2013 Cadillac XTS AWD
BUILT TO A STANDARD
The Cadillac XTS is being hung out to dry.
I’m sorry to have to put it that way, but it’s the truth. It doesn’t look like it in the advertising, but when dealing with auto writers it seems, Cadillac emphasizes whenever possible that the XTS isn’t a flagship for the brand. Why would you do that? Who stood up at the front of the room at that product planning meeting to say, “Here’s the plan, we want to build almost the best car we can. It’s at least gotta be better than the DTS, but not too good…” Way to set the bar high, fellas.
In all seriousness, I know the XTS has multiple missions for Cadillac. It has to give customers who aren’t looking for a CTS or ATS-type sports sedan an option. It also has to fill the gaping void left by the discontinuation of the Lincoln Town Car and Cadillac’s own DTS to provide commercial livery operators with a proper people truck. With such wide ranging goals as being opulently luxurious for retail customers and economically feasible for commercial purchasers, I suppose I can understand their hesitance to take that stance. The good news is: not all the attendees of that product planning meeting were on board with the “not a flagship” plan.
Cadillac provided the XTS-4 Premium for our evaluation. Beyond the $44,995 FWD standard kit that includes such items as Soleil Keisel leather seating, Keyless Access with push-button start, Adaptive Remote Start, CUE Information and Media Control System with an 8″ display, Tire Pressure Monitor System, Intelligent Brake Assist, StabiliTrak, electronic stability control system, traction control and HID Xenon headlights, the $56,730 AWD Premium adds Adaptive Forward Lighting that swivels the headlamps, a 12.3 inch reconfigurable color gauge cluster, 14-speaker Bose Studio Surround sound audio system, a color Head-Up Display and the Driver Awareness Package with Lane Departure Warning, Side Blind Zone Alert, Rear Cross Traffic Alert, Forward Collision Alert and Safety Alert Seat. These and many other features are added above the Luxury package ($51,835 AWD) equipment like a two setting memory for the drivers seat adjustments, Rainsense wipers, illuminated door handles, ventilated and heated driver and front passenger seats with heated seats for outboard rear passengers, ultrasonic front and rear park assist and rearview camera.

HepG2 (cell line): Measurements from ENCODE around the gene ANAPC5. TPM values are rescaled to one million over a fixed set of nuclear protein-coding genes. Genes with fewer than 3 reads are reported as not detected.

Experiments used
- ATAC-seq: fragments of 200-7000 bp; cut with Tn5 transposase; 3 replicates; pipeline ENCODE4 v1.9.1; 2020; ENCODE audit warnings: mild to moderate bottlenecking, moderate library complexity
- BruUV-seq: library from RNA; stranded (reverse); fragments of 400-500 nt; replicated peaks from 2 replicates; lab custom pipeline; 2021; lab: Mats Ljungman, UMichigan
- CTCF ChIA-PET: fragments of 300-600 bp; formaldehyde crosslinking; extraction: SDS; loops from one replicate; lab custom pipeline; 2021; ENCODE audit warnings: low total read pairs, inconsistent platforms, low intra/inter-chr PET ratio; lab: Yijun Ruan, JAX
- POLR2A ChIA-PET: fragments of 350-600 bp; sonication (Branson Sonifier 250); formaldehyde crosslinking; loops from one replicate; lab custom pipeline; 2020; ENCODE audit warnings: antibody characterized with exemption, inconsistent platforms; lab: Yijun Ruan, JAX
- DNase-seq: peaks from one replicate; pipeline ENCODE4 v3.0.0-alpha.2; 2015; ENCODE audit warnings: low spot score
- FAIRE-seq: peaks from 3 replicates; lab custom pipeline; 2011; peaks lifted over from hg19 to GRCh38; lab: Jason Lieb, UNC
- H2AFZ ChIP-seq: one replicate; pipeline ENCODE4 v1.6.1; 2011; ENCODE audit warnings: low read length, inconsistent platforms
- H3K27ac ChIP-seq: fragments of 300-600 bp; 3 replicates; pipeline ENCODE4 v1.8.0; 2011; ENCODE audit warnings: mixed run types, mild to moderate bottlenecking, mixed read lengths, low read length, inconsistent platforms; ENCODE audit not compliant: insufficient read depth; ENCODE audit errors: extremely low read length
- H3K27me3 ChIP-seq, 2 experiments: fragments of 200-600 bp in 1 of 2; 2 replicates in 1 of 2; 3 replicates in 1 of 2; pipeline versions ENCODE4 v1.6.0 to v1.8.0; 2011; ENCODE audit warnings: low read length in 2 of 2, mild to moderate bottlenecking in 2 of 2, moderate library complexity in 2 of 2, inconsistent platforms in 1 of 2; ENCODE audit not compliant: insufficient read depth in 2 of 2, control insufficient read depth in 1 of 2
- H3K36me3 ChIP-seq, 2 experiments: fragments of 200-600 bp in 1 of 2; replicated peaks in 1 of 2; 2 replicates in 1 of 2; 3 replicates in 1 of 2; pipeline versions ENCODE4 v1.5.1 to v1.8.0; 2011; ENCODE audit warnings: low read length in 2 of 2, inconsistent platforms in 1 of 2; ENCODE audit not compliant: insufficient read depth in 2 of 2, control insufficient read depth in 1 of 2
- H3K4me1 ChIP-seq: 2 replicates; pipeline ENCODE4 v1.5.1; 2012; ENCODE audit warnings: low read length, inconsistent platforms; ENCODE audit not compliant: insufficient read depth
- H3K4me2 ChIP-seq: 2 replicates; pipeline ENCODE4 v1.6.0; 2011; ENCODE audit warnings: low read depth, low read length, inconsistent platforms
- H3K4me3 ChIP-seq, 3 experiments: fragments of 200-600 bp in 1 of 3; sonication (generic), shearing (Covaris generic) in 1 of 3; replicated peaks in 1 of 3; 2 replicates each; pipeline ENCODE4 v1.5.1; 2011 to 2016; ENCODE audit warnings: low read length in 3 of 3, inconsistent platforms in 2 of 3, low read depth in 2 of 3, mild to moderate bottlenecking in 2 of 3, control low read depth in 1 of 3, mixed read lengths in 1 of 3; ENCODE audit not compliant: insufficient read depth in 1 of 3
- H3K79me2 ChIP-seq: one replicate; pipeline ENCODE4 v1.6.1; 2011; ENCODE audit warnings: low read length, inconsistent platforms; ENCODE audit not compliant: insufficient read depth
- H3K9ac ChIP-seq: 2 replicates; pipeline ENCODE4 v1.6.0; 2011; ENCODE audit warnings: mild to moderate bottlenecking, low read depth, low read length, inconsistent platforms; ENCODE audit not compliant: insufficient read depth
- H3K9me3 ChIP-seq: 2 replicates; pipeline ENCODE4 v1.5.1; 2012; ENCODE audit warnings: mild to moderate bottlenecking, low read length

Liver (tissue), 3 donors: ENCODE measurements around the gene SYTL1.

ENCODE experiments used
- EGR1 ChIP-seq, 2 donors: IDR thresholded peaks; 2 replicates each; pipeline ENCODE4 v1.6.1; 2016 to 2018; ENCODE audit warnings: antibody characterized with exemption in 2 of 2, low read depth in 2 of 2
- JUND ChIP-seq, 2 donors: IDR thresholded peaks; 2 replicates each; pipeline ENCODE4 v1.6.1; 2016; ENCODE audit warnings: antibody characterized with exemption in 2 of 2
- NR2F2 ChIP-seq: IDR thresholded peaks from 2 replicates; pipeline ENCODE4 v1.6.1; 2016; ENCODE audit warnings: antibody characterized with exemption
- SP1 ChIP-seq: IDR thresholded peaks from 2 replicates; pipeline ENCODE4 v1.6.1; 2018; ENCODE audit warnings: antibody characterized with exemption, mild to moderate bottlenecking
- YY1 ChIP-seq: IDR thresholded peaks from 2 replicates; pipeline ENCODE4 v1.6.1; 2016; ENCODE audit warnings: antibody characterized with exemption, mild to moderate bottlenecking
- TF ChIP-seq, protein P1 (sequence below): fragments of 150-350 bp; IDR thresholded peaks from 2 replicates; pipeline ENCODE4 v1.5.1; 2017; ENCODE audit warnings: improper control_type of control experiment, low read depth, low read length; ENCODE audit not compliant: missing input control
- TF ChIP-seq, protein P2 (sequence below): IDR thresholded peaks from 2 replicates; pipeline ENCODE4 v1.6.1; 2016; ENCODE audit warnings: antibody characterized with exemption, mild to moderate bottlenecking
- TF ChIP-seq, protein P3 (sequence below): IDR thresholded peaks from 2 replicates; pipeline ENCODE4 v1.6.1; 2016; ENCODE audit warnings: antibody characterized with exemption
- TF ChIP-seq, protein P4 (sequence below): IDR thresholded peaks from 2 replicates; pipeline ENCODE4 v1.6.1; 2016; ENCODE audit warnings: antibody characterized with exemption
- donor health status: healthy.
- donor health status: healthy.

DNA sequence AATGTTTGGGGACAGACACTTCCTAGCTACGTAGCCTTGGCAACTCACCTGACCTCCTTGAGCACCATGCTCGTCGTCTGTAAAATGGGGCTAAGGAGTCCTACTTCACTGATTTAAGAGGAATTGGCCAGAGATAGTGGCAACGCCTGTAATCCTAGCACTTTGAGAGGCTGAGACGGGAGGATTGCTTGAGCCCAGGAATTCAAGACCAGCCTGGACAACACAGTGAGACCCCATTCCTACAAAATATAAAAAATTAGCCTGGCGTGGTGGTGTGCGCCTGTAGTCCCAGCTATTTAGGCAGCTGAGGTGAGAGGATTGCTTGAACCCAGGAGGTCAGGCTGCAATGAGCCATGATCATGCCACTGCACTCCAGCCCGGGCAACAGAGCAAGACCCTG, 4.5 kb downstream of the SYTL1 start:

That’s a lot of commas indicating a lot of features. There was one option added to the XTS: the $2,395 Driver Assist Package which adds still more commas, Adaptive Cruise Control, Automatic Front/Rear Braking and Automatic Collision Preparation. With an as tested $59,125 price, the XTS is equipped with all the safety, comfort and convenience features a large flagship sedan should have. There’s a still higher level, $61,305 Platinum trim that packs in everything the factory can install in an XTS including 20 inch rims, Opus leather seating with a microfiber headliner and pillar trim, rear seating area sunshades, the UltraView power sunroof and a different grille design, moving the content bar as close to opulent as any American car has ever gotten.
[one_third]“The XTS shares Cadillac’s “Art & Science” styling without looking cut and paste.”[/one_third]